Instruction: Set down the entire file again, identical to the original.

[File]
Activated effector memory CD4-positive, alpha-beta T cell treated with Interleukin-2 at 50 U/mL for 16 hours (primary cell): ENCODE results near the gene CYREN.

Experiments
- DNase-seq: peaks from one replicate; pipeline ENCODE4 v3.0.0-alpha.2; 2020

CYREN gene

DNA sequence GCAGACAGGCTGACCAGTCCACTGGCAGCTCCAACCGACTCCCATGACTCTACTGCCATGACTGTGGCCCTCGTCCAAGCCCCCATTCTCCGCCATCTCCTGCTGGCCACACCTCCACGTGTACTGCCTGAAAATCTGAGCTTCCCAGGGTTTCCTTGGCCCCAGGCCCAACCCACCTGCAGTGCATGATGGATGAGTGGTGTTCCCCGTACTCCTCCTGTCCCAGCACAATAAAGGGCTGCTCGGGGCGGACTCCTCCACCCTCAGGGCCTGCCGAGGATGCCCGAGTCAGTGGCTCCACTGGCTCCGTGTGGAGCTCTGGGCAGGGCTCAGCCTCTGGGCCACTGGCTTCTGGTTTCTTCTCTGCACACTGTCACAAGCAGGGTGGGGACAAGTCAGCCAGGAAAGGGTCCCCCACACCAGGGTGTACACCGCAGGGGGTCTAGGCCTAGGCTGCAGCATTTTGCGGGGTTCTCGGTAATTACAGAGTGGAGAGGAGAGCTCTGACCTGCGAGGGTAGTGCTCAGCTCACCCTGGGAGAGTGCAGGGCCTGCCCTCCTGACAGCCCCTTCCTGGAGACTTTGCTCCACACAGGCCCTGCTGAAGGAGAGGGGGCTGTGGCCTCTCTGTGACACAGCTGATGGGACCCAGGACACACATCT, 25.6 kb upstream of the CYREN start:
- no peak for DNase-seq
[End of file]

Activated effector memory CD4-positive, alpha-beta T cell treated with Interleukin-2 at 50 U/mL for 16 hours (primary cell): ENCODE results near the gene CYREN.

Experiments
- DNase-seq: peaks from one replicate; pipeline ENCODE4 v3.0.0-alpha.2; 2020

CYREN gene

DNA sequence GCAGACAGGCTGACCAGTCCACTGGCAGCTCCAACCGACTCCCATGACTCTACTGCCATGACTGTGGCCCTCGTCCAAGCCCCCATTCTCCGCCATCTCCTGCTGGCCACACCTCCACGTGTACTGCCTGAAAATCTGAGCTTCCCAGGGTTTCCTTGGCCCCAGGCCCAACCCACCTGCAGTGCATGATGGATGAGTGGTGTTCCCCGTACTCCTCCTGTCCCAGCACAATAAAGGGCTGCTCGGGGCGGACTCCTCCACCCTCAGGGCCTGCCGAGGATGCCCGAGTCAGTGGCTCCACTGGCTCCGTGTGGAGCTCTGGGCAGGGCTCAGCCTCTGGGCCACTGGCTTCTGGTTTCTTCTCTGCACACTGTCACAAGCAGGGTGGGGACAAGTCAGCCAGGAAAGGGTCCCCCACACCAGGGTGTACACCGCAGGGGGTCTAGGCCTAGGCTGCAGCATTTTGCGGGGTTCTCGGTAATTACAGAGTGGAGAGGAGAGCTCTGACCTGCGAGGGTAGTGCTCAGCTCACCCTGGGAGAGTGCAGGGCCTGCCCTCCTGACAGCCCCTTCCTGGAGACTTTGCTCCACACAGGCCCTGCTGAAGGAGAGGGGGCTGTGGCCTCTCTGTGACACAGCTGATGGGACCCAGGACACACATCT, 25.6 kb upstream of the CYREN start:
- no peak for DNase-seq